After handsomely defeating Jamaican-born economist and accountant Rickie Tullock by 20 percentage points to win the New York State Democratic Primary in the 42nd State Assembly District in Brooklyn in September, Haitian American Rodneyse Bichotte won the general elections on Tuesday night by a landslide.
Bichotte, who created history by becoming the first Haitian American to be elected to the New York State Assembly, captured 90 percent of the votes in a race that comprised Republican Matthew Williams and Conservative Brian Kelly.
With 100 percent of the 73 precincts reporting, Bichotte, who was born and raised in Brooklyn to Haitian immigrants, secured 12,326 votes to Williams’ 807, or 6 percent, and Kelly’s 518, or 4 percent.
“Today, the voters of the 42nd Assembly District have placed their confidence in me to represent them in the New York State Assembly,” Bichotte told jubilant supporters at her campaign headquarters in Brooklyn Tuesday night.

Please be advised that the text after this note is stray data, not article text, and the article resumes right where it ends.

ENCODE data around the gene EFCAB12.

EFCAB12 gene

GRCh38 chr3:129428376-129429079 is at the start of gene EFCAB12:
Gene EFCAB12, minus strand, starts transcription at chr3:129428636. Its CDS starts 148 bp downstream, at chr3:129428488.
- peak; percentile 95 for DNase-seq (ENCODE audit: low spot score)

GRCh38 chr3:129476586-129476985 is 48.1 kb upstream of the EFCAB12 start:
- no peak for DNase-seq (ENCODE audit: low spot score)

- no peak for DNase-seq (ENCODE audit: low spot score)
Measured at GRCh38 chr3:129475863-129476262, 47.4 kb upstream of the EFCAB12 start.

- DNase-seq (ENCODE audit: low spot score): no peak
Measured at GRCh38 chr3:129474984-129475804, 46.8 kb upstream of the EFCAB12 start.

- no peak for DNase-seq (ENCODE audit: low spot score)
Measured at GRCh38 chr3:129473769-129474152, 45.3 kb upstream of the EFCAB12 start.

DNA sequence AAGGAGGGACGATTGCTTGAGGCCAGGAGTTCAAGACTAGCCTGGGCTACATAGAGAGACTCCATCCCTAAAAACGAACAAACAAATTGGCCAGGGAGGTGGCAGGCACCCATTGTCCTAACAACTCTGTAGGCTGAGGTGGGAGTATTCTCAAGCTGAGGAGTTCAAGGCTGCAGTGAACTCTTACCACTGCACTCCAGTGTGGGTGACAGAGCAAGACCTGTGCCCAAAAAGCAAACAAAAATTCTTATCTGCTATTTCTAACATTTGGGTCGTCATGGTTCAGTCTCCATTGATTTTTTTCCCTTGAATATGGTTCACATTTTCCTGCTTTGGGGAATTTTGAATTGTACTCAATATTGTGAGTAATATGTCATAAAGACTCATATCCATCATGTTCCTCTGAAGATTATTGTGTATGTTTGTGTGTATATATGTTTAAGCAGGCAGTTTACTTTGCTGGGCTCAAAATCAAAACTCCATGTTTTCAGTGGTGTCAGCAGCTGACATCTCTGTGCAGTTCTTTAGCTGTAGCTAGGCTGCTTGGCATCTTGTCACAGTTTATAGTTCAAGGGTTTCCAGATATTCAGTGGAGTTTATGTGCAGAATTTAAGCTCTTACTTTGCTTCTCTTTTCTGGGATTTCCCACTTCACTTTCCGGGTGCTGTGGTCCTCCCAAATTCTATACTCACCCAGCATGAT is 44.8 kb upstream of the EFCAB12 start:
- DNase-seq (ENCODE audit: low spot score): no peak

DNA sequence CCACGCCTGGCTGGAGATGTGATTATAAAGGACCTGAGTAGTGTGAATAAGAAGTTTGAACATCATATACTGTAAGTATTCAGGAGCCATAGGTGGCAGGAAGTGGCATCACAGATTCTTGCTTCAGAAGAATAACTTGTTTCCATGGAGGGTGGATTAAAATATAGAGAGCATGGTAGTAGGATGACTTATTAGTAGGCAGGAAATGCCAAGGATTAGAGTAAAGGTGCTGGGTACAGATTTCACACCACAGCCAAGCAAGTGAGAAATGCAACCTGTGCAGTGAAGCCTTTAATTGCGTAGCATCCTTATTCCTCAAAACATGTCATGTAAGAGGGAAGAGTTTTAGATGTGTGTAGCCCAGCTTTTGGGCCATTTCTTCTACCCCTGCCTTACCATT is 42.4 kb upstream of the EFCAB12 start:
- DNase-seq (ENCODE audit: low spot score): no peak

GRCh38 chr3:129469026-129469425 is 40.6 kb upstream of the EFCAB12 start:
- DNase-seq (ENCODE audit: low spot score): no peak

“It is an honor that I accept with great humility and gratitude,” she added. “Our success today at the polls and in the September primary would not be possible without the support and effort of a dedicated team of volunteers, campaign staff, and supporters who came together to make today’s victory possible.
“As a candidate, I promised to put the residents of this district first and deliver increased economic opportunity, affordable housing, and better the quality of education for our children,” she continued. “I am ready to work toward achieving these goals; and, with your continued support, they will become a reality.”